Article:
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Gold is on the Move
Issue #483, August 14, 2017

The Importance of Estimation
Issue #482, August 07, 2017

Buying Art and Collecting: Part II of II
Issue #481, July 31, 2017

Buying Art and Collecting in General, Part I of II
Issue #480, July 24, 2017

Physicians need to be More Forceful: Follow-up
Issue #479, July 17, 2017

Physicians need to be More Forceful
Issue #478, July 10, 2017

Your First “Real” Investment
Issue #477, July 03, 2017

Leasing a Watch: Don’t
Issue #476, June 26, 2017

The Importance of Your Children having a Job
Issue #475, June 16, 2017

The Problem with Medical Student Debt is—the Med Schools
Issue #474, June 12, 2017

Critters and Varmints in your Home and Yard
Issue #473A, June 07, 2017

Leveraged ETFs
Issue #472, May 29, 2017

Leasing a Vehicle: Don’t!
Issue #471, May 22, 2017

Escheat
Issue #470, May 15, 2017

More on Buying Jewelry
Issue #469, May 08, 2017

Buying Jewelry: Gold, Diamonds and Pearls
Issue #468, April 30, 2017

Thomas Sowell: Part III of III
Issue #467, April 24, 2017

Thomas Sowell: Pat II of III
Issue #466, April 17, 2017

Live Close to Where You Work
Issue #465, April 10, 2017

Medtronic in Hospital Management
Issue #Interim Bulletin #464A, April 07, 2017

Thomas Sowell: Part I of II
Issue #464, April 03, 2017

A Political Contribution a an Investment: Part II of II
Issue #463, March 27, 2017

A Political Contribution as an Investment: Part I of II
Issue #462, March 20, 2017

Buffett Selling Vacation Home
Issue #461, March 13, 2017

Advanced Placement (AP) ourses
Issue #460, March 06, 2017

The Importance of a Credit History
Issue #459A, March 02, 2017

A Credit Card Scam
Issue #459, February 27, 2017

The Electronic Health Reord
Issue #458, February 20, 2017

Contracts
Issue #457, February 13, 2017

Platinum and Palladium
Issue #456, February 06, 2017

Economic Outlook for 2017: Part II of II
Issue #455A, February 02, 2017

Economic Outlook for 2017: Part I of II
Issue #455, January 30, 2017

A Story From Vegas
Issue #454A, January 25, 2017

Land Donation Deals and the IRS
Issue #454, January 23, 2017

The Theory of Gambler’s Ruin
Issue #453, January 16, 2017

Student Loans: But Wait, There’s More!
Issue #452, January 13, 2017

A Second Home
Issue #Interim Bulletin #451A, January 04, 2017

The Consumer Confidence Index
Issue #451, January 02, 2017

Social Security
Issue #450, December 26, 2016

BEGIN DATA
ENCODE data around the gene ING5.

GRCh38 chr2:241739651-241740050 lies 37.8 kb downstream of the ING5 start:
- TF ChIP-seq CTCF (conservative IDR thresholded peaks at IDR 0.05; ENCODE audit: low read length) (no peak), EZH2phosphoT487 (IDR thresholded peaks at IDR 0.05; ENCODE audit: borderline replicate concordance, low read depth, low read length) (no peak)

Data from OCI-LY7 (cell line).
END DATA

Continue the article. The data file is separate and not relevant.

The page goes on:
My Outlook for 2017: Part II of II
Issue #449, December 19, 2016

My Outlook for 2017: The Market
Issue #448, December 12, 2016

Medicine in 20 Years
Issue #447, December 05, 2016

Higher Interest Rates
Issue #446, November 28, 2016

Trump and the Markets: The Bad and Ugly
Issue #445A, November 23, 2016

Trump and the Markets: The Good
Issue #445, November 21, 2016

Negative Trends: The Suits aren’t Makin’ Steel
Issue #444, November 16, 2016

The New DOJ Fiduciary Rule
Issue #443, November 07, 2016

Barron’s Conference, Part IV of IV
Issue #442, October 31, 2016

Barron’s Conference, Part III of IV
Issue #Interim Bulletin #441A, October 26, 2016

Barron’s Conference, Part II of IV
Issue #441, October 24, 2016

Barron’s Conference, Part I of IV
Issue #440, October 20, 2016

This Newsletter
Issue #439A, October 12, 2016

Memoirs of US Grant: Vol II
Issue #439, October 10, 2016

More Points on Collecting, Investing and the Economy
Issue #Interim Bulletin #438A, October 05, 2016

Personal Memoirs of US Grant
Issue #438, October 03, 2016

Ideas for a High School Part-Time Job
Issue #Interim Bulletin #437A, September 29, 2016

Collecting, Investing, and the Economy
Issue #437, September 26, 2016

Free College
Issue #436A, September 22, 2016

A Military Commitment to Pay for Med School
Issue #436, September 19, 2016

When a CD isn’t a CD
Issue #435, September 12, 2016

I Made a Mistake
Issue #Interim Bulletin #434A, September 07, 2016

What is Your Spare Time Worth?
Issue #434, September 05, 2016

Credit Cards and Bonus/Loyalty Points
Issue #433, August 29, 2016

The Write-off of Student Loans
Issue #Interim Bulletin #432A, August 25, 2016

412 Retirement Plans
Issue #432, August 22, 2016

Join the Club
Issue #Interim Bulletin #431A, August 18, 2016

The Case for Precious Metals and Hard Assets
Issue #431, August 15, 2016

When the US went off the Silver Standard
Issue #430, August 08, 2016

Why NOT to Open a Restaurant
Issue #429, August 01, 2016

Some Tips on Life Insurance
Issue #428, July 25, 2016

More Observations on Negative Interest Rates
Issue #427, July 18, 2016

Embezzlement
Issue #426, July 11, 2016

Is a PhD Worth It? Part II of II
Issue #425, July 04, 2016

Is a PhD Worth It? Part I of II
Issue #424, June 27, 2016

Avoid Part-time real Estate Agents
Issue #423, June 20, 2016

The VIX
Issue #422, June 13, 2016